UBC Theses and Dissertations

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UBC Theses and Dissertations

Across intermediate spatial scales, a specialist insect herbivore responds to climate and host plant size, not host density West, Emily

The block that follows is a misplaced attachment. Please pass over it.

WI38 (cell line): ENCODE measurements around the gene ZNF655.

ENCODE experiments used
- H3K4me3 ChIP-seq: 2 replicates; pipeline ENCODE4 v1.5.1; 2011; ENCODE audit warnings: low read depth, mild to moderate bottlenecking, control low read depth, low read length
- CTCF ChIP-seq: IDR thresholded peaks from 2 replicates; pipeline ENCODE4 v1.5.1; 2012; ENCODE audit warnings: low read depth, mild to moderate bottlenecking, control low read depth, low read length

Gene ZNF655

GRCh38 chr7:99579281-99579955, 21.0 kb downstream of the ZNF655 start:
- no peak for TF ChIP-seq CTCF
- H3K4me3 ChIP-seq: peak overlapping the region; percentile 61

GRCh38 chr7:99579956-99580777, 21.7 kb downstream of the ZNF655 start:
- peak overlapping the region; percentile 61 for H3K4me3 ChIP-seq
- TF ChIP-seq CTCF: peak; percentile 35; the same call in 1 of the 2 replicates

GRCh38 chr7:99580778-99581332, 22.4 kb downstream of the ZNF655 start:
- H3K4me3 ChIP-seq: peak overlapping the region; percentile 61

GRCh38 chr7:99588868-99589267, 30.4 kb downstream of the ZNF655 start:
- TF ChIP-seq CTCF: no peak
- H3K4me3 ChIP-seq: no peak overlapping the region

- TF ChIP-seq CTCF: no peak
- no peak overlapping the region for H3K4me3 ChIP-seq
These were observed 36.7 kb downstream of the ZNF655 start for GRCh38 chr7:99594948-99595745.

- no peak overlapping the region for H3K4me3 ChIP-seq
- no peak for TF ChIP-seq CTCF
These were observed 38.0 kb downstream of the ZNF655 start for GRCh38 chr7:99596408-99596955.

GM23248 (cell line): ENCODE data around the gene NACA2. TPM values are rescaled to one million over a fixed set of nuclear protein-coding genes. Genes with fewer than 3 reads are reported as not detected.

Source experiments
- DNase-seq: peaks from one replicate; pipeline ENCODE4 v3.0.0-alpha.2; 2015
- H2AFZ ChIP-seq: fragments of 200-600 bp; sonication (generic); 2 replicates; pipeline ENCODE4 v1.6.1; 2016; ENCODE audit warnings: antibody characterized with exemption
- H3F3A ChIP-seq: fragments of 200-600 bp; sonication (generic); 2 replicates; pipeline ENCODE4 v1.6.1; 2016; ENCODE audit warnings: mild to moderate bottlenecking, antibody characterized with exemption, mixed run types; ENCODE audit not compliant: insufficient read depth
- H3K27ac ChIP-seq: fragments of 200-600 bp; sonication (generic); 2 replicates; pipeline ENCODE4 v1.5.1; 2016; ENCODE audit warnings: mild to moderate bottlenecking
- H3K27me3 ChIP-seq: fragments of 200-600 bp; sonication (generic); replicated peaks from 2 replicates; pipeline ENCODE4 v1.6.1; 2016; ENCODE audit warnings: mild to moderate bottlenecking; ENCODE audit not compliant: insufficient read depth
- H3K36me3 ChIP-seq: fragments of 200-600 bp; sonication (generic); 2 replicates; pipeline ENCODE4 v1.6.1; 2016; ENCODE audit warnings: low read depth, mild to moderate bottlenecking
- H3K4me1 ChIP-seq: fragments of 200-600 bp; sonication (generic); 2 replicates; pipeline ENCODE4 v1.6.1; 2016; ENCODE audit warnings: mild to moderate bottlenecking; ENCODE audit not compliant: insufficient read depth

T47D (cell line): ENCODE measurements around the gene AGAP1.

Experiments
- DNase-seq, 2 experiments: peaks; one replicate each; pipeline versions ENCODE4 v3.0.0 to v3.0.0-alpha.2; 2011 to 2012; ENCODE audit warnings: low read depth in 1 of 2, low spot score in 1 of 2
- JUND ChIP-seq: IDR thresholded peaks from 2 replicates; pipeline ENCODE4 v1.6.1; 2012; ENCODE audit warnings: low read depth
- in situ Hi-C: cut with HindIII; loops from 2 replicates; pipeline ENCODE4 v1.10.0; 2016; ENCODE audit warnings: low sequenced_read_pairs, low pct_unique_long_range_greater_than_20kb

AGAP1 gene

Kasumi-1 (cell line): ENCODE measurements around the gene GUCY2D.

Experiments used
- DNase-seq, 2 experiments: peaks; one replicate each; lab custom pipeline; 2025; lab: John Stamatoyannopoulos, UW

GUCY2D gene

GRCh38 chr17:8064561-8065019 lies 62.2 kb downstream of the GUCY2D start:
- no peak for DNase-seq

Herbivory can have important consequences for plant-population dynamics, causing changes in population growth rate, abundance, local expansion, spread and even the evolution of life history and defense traits. Studies at large spatial scales such as latitudinal gradients spanning the equatorial region to the poles, have yielded broad generalizations in patterns of herbivory. At local population scales, the effects of herbivory are often context specific, limiting extrapolation. Less described in the literature is whether patterns of herbivory manifest in between these two disparate spatial scales. At intermediate, regional scales, my research indicates that patterns of herbivory that manifest in local populations are obscured. Within a regional study area, in the southern interior of British Columbia, I found Mecinus janthiniformis, a stem mining weevil, did not respond to host plant (Linaria dalmatica) density across sites, but rather to host size. At 36 of the 39 sites sampled, herbivores were found to distribute themselves according to host plant density within populations. The direction of this effect however varied by site, resulting in no pattern at the regional scale. In conjunction with earlier research, my results suggest plant populations experiencing herbivory in different spatial patterns (i.e. more herbivory in high or low density patches) may result in different outcomes for plant population spread and persistence over time.

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